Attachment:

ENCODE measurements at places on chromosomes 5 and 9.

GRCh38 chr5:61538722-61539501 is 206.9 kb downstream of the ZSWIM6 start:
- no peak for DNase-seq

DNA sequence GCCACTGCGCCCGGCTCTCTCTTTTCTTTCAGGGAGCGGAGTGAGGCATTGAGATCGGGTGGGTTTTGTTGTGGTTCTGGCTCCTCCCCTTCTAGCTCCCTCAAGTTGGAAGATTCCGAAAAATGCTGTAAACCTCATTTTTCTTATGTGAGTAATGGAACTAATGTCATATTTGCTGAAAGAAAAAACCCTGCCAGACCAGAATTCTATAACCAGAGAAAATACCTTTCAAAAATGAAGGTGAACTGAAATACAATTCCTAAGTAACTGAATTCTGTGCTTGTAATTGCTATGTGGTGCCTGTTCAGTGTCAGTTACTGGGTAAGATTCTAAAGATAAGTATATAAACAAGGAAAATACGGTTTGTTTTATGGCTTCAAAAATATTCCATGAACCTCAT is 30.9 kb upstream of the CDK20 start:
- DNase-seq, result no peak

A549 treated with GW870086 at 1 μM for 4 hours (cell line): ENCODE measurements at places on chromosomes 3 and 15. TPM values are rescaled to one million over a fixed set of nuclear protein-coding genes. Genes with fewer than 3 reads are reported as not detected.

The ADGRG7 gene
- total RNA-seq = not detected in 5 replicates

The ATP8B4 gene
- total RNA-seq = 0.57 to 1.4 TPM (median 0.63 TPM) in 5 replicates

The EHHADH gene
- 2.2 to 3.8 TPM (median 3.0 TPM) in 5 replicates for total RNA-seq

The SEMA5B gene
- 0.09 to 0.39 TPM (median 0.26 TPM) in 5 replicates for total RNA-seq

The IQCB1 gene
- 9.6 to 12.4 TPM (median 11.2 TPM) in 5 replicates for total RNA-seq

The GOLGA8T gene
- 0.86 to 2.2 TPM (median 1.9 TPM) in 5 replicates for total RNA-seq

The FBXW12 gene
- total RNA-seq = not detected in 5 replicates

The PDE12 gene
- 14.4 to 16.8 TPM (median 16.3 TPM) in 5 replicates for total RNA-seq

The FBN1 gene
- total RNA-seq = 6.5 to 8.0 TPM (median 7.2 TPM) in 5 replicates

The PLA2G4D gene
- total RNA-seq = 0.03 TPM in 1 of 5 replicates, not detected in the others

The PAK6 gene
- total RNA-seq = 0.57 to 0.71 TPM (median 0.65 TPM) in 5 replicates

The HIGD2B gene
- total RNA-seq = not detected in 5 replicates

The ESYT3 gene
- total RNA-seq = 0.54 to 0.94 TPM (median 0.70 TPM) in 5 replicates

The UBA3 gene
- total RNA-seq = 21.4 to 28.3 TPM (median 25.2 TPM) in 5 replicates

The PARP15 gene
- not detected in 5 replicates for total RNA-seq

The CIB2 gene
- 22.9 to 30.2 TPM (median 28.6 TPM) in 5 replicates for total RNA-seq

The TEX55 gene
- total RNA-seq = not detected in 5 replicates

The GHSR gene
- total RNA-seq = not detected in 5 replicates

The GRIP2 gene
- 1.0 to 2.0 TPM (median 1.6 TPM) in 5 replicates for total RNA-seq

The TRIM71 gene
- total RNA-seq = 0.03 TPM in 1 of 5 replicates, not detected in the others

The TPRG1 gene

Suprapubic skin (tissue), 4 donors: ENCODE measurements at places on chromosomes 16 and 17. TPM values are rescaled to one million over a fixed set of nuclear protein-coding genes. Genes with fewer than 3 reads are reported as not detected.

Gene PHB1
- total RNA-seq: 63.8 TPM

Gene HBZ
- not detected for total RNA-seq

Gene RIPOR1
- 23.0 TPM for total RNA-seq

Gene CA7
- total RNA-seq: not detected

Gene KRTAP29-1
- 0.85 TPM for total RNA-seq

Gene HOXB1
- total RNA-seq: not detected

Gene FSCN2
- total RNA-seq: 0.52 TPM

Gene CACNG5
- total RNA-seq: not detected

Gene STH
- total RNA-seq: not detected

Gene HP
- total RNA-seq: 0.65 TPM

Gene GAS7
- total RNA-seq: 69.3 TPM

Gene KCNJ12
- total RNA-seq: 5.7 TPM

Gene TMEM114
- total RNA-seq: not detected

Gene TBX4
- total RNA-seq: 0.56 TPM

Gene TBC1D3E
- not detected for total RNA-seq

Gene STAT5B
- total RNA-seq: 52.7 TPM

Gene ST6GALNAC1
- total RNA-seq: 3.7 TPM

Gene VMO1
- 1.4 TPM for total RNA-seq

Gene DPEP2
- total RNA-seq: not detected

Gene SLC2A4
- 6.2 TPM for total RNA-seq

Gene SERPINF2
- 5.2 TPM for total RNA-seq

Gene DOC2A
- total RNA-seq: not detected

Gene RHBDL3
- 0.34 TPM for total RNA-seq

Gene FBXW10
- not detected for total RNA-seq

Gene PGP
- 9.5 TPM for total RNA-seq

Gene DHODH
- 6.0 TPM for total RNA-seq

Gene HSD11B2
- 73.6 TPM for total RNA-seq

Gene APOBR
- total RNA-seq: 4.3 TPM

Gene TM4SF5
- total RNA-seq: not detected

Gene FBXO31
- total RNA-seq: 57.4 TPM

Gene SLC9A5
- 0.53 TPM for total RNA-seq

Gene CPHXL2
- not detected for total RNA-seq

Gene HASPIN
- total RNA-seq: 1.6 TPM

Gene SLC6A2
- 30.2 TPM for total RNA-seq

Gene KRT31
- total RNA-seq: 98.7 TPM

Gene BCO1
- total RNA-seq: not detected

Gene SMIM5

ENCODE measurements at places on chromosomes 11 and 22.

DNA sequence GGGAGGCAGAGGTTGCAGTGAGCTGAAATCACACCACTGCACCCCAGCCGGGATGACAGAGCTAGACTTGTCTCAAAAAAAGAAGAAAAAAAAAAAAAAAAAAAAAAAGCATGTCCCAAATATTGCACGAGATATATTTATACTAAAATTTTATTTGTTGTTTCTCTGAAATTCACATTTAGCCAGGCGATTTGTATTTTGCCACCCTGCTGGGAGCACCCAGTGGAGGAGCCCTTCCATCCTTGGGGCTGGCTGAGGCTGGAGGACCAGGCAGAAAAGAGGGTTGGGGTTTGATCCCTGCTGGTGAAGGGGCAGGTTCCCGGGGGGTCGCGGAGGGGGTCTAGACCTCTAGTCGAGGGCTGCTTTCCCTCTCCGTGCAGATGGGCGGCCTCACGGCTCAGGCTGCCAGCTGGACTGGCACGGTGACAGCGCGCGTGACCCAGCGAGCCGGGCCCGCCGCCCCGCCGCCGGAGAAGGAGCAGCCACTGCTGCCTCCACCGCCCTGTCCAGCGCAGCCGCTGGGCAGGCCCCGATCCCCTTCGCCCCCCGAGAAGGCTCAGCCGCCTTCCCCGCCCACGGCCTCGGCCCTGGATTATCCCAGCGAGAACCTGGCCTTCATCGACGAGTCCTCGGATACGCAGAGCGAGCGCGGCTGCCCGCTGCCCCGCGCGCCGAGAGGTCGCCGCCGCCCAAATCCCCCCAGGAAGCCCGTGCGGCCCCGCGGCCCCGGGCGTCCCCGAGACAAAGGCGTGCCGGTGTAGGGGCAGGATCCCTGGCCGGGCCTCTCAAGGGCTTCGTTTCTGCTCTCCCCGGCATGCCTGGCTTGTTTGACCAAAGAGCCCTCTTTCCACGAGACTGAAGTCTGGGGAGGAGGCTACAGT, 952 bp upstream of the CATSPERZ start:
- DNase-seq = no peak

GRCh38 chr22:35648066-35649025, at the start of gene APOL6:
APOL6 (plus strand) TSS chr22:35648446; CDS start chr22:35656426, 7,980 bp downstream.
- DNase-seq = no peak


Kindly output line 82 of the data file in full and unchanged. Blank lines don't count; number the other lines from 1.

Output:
- total RNA-seq: 3.7 TPM